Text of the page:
Diabetes is a condition in which blood sugar (glucose) levels are too high. Type 1 diabetes, which usually arises in early childhood, involves inadequate production of insulin, a hormone that enables cells to use glucose for energy. People with type 1 diabetes need to take insulin, administered via daily injections or a pump.

Type 2 diabetes occurs later in life, when cells in the pancreas no longer produce enough insulin or cells are unable to use it, a condition known as insulin resistance. It may be preceded by a milder form called prediabetes. Risk factors include overweight or obesity, lack of physical activity and family history. Type 2 diabetes is often accompanied by abdominal fat accumulation, high blood pressure and abnormal blood fat levels (collectively known as metabolic syndrome).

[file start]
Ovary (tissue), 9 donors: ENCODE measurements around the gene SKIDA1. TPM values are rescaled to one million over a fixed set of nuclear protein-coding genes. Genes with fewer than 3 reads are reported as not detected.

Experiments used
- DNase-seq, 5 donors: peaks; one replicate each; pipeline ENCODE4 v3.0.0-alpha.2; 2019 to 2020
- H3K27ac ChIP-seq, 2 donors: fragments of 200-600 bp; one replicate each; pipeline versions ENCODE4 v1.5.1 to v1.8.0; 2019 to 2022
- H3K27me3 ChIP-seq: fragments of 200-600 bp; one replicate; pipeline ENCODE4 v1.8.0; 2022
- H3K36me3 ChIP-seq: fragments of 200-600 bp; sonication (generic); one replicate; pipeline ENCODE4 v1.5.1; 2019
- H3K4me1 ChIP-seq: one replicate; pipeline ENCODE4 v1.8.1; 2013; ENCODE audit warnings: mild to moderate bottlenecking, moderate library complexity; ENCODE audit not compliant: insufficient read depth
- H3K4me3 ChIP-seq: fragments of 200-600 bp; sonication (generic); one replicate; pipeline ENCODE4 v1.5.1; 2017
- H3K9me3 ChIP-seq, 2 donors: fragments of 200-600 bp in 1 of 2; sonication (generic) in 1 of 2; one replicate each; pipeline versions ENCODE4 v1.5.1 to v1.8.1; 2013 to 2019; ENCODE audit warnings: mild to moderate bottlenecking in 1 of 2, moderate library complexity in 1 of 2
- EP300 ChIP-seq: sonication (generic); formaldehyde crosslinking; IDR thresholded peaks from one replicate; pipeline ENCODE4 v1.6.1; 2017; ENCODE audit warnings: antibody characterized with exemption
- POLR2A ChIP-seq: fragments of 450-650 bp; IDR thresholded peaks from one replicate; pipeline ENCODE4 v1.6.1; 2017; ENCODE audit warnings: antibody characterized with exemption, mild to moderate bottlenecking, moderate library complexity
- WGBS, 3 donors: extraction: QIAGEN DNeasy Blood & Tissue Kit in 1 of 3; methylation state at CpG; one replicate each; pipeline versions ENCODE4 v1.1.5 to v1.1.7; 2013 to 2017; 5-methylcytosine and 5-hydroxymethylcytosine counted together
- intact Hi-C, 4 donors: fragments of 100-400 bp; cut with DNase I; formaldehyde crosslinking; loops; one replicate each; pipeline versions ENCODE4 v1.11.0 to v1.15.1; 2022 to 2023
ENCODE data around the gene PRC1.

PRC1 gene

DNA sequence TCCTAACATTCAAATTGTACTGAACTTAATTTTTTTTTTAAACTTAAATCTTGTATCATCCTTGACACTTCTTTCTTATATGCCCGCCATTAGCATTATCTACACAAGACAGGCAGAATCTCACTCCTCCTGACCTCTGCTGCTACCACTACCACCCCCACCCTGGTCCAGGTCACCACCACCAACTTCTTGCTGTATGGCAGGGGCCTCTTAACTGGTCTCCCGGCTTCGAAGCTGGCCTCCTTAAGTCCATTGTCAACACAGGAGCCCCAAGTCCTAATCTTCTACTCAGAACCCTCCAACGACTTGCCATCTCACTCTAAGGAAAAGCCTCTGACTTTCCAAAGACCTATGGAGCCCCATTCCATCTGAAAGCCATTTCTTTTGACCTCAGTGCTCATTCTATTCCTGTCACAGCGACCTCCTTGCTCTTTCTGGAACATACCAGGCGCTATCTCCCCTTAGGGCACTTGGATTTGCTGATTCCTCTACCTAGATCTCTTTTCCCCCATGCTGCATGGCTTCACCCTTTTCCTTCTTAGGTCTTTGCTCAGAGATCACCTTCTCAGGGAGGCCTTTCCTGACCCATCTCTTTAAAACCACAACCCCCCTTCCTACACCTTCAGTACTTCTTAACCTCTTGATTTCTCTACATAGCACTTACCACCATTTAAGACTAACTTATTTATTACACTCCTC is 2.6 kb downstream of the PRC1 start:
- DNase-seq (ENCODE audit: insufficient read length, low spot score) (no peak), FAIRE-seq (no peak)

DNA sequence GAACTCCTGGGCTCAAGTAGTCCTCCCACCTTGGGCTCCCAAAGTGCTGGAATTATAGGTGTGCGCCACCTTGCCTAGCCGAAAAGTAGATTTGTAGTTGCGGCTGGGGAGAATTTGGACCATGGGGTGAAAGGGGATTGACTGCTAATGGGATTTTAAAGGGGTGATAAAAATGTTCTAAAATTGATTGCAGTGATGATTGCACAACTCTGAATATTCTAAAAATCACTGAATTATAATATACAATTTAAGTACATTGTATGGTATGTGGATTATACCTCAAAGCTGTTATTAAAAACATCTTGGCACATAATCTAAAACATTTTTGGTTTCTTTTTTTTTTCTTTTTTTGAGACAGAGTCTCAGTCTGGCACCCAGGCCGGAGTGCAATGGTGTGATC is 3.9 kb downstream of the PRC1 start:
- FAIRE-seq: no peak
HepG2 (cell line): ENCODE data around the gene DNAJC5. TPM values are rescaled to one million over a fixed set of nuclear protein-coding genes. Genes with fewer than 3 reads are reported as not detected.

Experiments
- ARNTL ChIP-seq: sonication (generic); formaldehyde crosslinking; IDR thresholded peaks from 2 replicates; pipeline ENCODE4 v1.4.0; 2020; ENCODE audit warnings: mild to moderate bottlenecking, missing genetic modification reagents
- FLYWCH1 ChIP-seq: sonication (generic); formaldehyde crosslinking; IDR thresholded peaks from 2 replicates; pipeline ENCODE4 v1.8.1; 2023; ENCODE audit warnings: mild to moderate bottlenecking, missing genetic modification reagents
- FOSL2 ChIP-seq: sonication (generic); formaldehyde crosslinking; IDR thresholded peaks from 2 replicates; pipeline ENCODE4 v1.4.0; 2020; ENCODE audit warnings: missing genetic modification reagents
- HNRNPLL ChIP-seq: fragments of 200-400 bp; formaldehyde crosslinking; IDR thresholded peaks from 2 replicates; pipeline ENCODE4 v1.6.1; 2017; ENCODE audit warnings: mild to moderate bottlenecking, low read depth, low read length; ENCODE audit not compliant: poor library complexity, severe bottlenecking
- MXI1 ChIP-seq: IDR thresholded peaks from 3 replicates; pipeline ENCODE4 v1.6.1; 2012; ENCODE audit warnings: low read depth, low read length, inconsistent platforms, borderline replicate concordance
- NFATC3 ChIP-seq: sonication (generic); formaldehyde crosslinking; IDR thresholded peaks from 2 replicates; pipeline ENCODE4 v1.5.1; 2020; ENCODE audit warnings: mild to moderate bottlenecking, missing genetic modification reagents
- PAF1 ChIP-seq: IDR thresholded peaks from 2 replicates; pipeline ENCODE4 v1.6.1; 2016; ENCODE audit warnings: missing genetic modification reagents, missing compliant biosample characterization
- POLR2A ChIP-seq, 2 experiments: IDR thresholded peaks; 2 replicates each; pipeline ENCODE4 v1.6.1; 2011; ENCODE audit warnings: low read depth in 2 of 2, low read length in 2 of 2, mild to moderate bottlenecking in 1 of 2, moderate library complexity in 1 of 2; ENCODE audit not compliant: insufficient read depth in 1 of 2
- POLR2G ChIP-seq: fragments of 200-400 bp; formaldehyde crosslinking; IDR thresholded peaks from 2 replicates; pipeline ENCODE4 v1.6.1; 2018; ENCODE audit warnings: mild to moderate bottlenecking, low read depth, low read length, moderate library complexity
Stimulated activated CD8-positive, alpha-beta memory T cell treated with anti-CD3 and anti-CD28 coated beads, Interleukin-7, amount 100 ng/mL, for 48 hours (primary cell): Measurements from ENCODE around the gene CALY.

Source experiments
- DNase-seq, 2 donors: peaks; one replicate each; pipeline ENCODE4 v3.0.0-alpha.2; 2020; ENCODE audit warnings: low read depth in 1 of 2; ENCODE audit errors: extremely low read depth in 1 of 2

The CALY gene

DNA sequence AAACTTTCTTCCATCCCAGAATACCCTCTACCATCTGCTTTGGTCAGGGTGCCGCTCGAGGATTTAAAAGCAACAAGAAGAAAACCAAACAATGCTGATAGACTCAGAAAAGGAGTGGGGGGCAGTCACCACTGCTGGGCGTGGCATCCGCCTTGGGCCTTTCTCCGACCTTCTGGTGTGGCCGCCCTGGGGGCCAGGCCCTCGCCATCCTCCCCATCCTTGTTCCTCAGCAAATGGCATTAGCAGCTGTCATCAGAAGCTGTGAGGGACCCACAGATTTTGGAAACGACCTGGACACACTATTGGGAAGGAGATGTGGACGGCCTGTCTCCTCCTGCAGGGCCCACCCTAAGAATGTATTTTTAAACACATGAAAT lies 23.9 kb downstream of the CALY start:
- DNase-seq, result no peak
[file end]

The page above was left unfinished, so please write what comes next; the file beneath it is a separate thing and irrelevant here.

Regular blood glucose monitoring, weight loss, exercise and a healthy diet are keys to managing type 2 diabetes or preventing prediabetes from progressing. Experts recommend eating a balanced diet low in sugar and fat, getting at least 150 minutes of moderate-intensity physical activity each week and quitting smoking. Some people with type 2 diabetes may need oral medications or insulin.

It is important to keep blood sugar under control because unmanaged diabetes can lead to serious health problems, including heart and kidney disease, eye problems and nerve damage.